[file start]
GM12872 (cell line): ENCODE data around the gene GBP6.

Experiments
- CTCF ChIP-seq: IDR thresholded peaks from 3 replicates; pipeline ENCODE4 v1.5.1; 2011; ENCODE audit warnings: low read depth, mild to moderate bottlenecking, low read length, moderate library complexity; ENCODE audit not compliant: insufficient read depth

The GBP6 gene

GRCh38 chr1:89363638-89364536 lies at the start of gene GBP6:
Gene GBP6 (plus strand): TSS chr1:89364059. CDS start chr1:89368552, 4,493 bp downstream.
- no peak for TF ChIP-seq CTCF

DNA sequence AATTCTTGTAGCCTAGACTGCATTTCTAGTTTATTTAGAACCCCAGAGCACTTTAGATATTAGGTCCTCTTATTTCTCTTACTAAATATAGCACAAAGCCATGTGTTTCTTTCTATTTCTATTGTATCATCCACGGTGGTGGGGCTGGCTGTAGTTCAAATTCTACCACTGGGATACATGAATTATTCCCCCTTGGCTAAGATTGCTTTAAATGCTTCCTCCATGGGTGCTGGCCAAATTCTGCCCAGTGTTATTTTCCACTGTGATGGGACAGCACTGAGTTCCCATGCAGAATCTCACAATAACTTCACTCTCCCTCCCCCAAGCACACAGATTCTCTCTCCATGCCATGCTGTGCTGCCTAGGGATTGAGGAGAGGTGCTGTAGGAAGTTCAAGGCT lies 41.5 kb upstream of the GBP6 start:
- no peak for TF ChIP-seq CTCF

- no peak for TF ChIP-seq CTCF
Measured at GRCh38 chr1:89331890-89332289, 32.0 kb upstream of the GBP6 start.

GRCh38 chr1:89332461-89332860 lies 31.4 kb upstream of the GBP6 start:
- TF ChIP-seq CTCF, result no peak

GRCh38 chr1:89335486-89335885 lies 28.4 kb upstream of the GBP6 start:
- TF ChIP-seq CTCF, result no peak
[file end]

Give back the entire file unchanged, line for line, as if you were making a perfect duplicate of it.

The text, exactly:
GM12872 (cell line): ENCODE data around the gene GBP6.

Experiments
- CTCF ChIP-seq: IDR thresholded peaks from 3 replicates; pipeline ENCODE4 v1.5.1; 2011; ENCODE audit warnings: low read depth, mild to moderate bottlenecking, low read length, moderate library complexity; ENCODE audit not compliant: insufficient read depth

The GBP6 gene

GRCh38 chr1:89363638-89364536 lies at the start of gene GBP6:
Gene GBP6 (plus strand): TSS chr1:89364059. CDS start chr1:89368552, 4,493 bp downstream.
- no peak for TF ChIP-seq CTCF

DNA sequence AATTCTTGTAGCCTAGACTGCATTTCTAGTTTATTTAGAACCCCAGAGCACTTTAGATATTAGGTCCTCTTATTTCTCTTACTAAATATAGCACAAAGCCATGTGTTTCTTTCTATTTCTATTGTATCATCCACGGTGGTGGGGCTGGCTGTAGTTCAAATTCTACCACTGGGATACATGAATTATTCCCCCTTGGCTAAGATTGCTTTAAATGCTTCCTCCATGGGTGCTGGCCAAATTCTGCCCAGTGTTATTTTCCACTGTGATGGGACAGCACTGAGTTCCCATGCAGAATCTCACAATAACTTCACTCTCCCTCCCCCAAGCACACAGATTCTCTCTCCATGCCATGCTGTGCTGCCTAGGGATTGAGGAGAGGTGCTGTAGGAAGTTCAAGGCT lies 41.5 kb upstream of the GBP6 start:
- no peak for TF ChIP-seq CTCF

- no peak for TF ChIP-seq CTCF
Measured at GRCh38 chr1:89331890-89332289, 32.0 kb upstream of the GBP6 start.

GRCh38 chr1:89332461-89332860 lies 31.4 kb upstream of the GBP6 start:
- TF ChIP-seq CTCF, result no peak

GRCh38 chr1:89335486-89335885 lies 28.4 kb upstream of the GBP6 start:
- TF ChIP-seq CTCF, result no peak